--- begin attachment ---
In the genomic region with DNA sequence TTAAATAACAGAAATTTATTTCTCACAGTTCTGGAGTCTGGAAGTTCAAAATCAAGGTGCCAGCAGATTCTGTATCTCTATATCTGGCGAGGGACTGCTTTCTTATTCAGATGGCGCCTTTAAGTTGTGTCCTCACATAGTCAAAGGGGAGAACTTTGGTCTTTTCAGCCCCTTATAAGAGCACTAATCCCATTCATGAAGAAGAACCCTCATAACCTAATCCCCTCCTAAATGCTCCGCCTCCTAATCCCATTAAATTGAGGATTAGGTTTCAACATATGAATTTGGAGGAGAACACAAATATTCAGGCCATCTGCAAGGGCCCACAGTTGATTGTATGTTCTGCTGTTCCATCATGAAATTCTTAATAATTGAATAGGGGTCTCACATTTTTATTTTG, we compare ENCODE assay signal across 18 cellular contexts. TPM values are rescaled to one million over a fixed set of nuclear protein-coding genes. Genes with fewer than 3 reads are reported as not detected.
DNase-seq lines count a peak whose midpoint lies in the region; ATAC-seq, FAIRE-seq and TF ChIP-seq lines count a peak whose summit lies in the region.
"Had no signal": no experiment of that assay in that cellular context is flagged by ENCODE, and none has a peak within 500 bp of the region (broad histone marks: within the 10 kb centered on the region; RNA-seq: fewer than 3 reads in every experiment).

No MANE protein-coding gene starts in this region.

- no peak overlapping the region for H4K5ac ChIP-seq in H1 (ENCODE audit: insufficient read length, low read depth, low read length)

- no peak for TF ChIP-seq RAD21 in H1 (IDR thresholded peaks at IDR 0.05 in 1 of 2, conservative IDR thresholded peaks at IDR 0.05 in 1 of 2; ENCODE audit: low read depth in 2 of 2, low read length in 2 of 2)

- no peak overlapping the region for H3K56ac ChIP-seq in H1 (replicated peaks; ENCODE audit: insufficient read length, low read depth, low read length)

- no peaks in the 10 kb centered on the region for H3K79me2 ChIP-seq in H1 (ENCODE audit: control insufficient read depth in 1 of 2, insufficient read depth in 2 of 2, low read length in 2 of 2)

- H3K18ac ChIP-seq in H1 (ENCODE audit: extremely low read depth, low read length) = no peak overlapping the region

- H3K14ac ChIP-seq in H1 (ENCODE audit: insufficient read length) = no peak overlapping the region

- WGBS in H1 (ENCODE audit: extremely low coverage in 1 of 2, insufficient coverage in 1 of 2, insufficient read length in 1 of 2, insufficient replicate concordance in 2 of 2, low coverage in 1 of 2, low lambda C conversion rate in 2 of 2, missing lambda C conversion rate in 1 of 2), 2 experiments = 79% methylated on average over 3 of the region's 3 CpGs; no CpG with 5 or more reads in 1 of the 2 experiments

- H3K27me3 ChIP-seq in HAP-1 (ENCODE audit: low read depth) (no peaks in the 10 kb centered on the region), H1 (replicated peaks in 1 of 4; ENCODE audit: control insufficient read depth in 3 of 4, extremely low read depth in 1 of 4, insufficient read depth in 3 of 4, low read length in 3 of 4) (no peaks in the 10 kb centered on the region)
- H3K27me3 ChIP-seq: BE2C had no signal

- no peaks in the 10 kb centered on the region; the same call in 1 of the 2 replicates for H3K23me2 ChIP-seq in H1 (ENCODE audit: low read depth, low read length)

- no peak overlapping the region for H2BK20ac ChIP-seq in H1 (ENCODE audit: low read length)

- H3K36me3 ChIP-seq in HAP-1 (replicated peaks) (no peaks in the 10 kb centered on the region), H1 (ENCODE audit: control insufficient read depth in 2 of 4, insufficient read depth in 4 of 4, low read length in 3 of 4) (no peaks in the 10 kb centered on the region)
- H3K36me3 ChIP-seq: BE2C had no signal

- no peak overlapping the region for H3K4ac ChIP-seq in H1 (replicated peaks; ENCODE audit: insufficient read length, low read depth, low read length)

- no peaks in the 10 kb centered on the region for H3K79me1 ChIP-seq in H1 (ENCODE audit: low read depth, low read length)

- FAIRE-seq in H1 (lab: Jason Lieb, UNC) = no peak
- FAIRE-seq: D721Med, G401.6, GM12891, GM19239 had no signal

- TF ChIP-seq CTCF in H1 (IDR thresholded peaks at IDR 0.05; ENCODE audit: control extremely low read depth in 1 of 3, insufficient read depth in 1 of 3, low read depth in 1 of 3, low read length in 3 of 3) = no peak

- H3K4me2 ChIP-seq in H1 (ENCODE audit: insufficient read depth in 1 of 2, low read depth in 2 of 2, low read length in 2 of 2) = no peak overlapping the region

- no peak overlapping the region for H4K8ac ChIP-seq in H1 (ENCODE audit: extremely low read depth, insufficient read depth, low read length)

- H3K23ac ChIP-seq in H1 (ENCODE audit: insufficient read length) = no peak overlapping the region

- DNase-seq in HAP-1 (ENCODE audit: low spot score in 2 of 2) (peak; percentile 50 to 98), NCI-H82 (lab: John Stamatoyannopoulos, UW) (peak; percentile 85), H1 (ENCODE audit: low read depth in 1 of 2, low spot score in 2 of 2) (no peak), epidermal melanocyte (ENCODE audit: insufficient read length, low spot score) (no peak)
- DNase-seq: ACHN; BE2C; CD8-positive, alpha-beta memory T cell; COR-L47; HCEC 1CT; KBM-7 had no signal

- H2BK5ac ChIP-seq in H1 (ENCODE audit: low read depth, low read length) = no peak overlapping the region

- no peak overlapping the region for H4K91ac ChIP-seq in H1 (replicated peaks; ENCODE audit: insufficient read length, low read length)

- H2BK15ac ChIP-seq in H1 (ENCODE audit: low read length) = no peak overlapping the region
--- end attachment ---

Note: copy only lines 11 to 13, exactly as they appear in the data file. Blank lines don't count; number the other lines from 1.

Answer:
- WGBS in H1 (ENCODE audit: extremely low coverage in 1 of 2, insufficient coverage in 1 of 2, insufficient read length in 1 of 2, insufficient replicate concordance in 2 of 2, low coverage in 1 of 2, low lambda C conversion rate in 2 of 2, missing lambda C conversion rate in 1 of 2), 2 experiments = 79% methylated on average over 3 of the region's 3 CpGs; no CpG with 5 or more reads in 1 of the 2 experiments

- H3K27me3 ChIP-seq in HAP-1 (ENCODE audit: low read depth) (no peaks in the 10 kb centered on the region), H1 (replicated peaks in 1 of 4; ENCODE audit: control insufficient read depth in 3 of 4, extremely low read depth in 1 of 4, insufficient read depth in 3 of 4, low read length in 3 of 4) (no peaks in the 10 kb centered on the region)
- H3K27me3 ChIP-seq: BE2C had no signal